I’ve traveled all over the world, yet the United States’ 3.8 million square miles constantly surprises me with how gorgeous – and varied – the country’s natural landscape is. Both the East and West Coast have natural wonders that make for a perfect getaway without having to get out a passport. For example:
Acadia National Park: Located on Mt. Desert Island in Maine, Acadia National Park is nearly 50,000 acres of natural beauty. This easily accessible park, which borders the quaint town of Bar Harbor (one of my favorite places in the U.S.), has miles of carriage roads perfect for wandering and cycling. The 27-mile park loop road offers spectacular vistas and miles of Maine’s famous rocky coastline. Cycling this hilly road is one of the biggest physical challenges I’ve ever taken up, but the views make it well worth it.
The highest point in the park is Cadillac Mountain. Its 1,528-foot peak sees the first sunlight in the United States. Sunrise there is spectacular, but bring a blanket and a thermos of coffee – even in August, the morning air is quite chilly. If getting up early isn’t quite your idea of a good time, sunset on the mountain is just as beautiful (but a little bit more crowded).
Florida’s Gulf Coast: I grew up in Tampa and definitely have a bias toward Gulf Coast beaches. Who can blame me? The white, powdery sand is consistently ranked as some of the country’s best. But the best thing about the Gulf Coast is that every evening has a magnificent sunset.
St. Pete Beach is just down the coast from Clearwater Beach, but isn’t as busy. Set up camp at Caddy’s On the Beach for the day – they are open for breakfast and will bring your Bloody Mary’s right to your lounge chair. A little further south, Sanibel Island is one of America’s best beaches for shelling (get out at dawn for the best selection), and the small town of Captiva, with its numerous vacation home rentals, makes the perfect home base for a Gulf Coast vacation.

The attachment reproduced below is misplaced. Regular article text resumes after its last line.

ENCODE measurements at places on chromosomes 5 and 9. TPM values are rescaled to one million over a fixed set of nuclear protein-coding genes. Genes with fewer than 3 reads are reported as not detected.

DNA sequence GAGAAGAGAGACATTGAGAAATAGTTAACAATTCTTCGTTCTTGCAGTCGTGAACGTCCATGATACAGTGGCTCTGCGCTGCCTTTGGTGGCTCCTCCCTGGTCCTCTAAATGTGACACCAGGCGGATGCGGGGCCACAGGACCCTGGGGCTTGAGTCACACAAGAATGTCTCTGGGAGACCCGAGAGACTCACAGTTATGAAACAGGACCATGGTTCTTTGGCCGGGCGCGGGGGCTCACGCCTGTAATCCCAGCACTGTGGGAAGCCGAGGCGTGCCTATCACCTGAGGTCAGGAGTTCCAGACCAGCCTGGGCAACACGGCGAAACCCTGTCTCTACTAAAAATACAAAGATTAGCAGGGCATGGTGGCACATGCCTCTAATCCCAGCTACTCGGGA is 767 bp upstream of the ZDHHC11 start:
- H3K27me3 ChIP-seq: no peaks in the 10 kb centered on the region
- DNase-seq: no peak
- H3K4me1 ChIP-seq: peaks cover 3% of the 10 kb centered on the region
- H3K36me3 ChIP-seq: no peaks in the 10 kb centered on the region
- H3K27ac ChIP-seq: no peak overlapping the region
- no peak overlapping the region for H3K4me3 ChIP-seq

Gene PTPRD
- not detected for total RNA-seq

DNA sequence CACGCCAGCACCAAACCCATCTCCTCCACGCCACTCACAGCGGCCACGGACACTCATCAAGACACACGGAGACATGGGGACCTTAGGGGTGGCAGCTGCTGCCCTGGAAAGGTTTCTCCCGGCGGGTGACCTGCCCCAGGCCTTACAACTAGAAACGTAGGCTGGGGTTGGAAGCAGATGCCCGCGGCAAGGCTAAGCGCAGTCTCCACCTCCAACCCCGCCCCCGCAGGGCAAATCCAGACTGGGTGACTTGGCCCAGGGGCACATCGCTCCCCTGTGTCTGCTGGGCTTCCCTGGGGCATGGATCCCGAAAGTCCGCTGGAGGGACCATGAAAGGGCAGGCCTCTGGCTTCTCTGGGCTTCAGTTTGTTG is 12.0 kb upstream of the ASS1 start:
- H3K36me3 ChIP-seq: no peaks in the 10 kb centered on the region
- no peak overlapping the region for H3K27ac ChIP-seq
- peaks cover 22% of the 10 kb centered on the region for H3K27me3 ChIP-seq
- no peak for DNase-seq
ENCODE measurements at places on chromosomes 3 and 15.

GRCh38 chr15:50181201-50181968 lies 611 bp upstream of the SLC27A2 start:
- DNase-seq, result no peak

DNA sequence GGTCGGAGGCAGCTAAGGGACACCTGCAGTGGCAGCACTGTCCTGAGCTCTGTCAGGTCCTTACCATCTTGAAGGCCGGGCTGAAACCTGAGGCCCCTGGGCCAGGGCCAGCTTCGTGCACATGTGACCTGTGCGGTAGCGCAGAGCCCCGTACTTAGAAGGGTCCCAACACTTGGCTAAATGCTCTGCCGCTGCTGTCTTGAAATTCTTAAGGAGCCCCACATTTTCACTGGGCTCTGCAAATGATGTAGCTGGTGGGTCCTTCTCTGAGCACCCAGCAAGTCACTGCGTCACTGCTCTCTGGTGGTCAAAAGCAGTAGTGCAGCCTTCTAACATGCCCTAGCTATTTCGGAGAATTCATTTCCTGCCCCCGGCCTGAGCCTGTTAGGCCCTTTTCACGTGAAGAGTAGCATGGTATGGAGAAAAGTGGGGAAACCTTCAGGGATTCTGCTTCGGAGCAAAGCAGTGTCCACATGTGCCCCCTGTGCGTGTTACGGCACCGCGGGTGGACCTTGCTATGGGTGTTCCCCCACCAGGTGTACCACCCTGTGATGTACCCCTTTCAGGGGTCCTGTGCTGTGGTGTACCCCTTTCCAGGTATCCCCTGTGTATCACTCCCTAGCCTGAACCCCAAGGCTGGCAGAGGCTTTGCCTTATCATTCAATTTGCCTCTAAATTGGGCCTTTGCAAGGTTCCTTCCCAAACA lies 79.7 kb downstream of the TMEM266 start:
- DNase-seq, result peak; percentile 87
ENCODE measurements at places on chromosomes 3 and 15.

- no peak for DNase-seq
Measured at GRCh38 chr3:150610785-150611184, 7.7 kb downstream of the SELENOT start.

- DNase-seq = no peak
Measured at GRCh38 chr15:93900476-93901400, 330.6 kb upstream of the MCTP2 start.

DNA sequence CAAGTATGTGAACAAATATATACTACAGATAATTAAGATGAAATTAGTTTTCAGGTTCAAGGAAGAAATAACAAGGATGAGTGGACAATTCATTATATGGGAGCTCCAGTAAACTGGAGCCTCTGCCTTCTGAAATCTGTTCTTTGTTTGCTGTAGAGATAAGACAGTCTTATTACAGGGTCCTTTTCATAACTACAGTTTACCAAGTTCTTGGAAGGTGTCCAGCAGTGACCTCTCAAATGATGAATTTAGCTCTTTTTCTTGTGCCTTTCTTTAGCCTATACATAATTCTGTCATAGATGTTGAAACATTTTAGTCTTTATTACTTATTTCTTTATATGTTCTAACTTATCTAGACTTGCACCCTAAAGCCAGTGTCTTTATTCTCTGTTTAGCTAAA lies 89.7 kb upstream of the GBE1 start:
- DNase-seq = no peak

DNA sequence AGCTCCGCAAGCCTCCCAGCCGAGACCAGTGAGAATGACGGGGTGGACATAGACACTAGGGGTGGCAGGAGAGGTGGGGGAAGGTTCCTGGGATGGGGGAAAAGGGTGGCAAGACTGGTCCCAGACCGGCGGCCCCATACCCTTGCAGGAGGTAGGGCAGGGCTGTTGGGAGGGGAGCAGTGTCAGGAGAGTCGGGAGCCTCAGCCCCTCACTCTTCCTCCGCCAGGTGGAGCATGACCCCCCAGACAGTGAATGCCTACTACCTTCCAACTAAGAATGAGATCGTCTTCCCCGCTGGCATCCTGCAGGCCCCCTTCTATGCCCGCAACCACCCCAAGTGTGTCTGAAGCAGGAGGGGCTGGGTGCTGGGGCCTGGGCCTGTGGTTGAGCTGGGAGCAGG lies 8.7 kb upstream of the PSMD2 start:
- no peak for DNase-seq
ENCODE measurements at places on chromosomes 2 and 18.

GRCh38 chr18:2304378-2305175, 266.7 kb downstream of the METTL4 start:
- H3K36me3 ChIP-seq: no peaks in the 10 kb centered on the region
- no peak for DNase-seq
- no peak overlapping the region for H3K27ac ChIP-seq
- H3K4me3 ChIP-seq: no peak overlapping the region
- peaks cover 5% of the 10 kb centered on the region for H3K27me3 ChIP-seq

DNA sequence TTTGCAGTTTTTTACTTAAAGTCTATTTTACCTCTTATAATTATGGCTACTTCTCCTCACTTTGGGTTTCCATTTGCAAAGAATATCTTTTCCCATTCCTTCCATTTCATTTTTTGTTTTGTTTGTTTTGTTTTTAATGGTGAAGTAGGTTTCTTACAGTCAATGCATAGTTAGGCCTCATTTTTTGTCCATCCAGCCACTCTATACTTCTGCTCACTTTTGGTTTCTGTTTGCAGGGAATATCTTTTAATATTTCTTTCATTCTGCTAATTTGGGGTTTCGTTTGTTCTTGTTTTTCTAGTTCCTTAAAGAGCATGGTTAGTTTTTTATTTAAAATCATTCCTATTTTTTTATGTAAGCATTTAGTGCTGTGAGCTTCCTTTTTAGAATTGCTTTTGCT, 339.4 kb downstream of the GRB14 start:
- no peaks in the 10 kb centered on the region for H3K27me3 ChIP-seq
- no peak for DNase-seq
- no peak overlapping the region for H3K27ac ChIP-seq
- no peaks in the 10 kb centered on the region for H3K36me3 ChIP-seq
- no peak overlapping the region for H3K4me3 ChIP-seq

Phoenix, Arizona: The other places on this list are lush, green East Coast locations, but that doesn’t mean that the dessert isn’t just as beautiful. The first time I visited Phoenix, I couldn’t believe how gorgeous the surrounding dessert was.
While it’s not the same as the greens and blues of America’s coast, the Arizona desert’s endless shades of red offer a totally different yet very accessible beauty. Within the Phoenix metro area, there are almost a dozen mountains and buttes, perfect for day hikes and manageable even for a beginning hiker. One of the best things about the American Southwest? The sunsets almost always paint the sky unbelievable colors.